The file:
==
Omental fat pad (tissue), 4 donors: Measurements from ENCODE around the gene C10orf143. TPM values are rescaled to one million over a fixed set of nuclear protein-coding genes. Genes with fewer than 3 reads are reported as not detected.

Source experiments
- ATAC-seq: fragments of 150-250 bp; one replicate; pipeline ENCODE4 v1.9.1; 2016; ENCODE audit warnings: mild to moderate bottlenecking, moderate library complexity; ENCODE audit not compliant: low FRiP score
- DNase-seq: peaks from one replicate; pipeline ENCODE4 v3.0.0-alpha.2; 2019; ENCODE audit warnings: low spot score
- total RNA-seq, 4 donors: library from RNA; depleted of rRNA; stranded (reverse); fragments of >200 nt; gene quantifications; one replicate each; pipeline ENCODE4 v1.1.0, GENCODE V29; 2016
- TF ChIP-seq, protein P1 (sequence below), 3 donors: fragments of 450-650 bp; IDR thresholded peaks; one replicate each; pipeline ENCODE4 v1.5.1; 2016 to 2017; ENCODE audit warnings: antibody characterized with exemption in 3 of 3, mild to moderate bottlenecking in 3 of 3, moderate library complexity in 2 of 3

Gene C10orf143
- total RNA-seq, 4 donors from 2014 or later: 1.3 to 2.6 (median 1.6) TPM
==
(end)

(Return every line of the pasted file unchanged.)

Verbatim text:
Omental fat pad (tissue), 4 donors: Measurements from ENCODE around the gene C10orf143. TPM values are rescaled to one million over a fixed set of nuclear protein-coding genes. Genes with fewer than 3 reads are reported as not detected.

Source experiments
- ATAC-seq: fragments of 150-250 bp; one replicate; pipeline ENCODE4 v1.9.1; 2016; ENCODE audit warnings: mild to moderate bottlenecking, moderate library complexity; ENCODE audit not compliant: low FRiP score
- DNase-seq: peaks from one replicate; pipeline ENCODE4 v3.0.0-alpha.2; 2019; ENCODE audit warnings: low spot score
- total RNA-seq, 4 donors: library from RNA; depleted of rRNA; stranded (reverse); fragments of >200 nt; gene quantifications; one replicate each; pipeline ENCODE4 v1.1.0, GENCODE V29; 2016
- TF ChIP-seq, protein P1 (sequence below), 3 donors: fragments of 450-650 bp; IDR thresholded peaks; one replicate each; pipeline ENCODE4 v1.5.1; 2016 to 2017; ENCODE audit warnings: antibody characterized with exemption in 3 of 3, mild to moderate bottlenecking in 3 of 3, moderate library complexity in 2 of 3

Gene C10orf143
- total RNA-seq, 4 donors from 2014 or later: 1.3 to 2.6 (median 1.6) TPM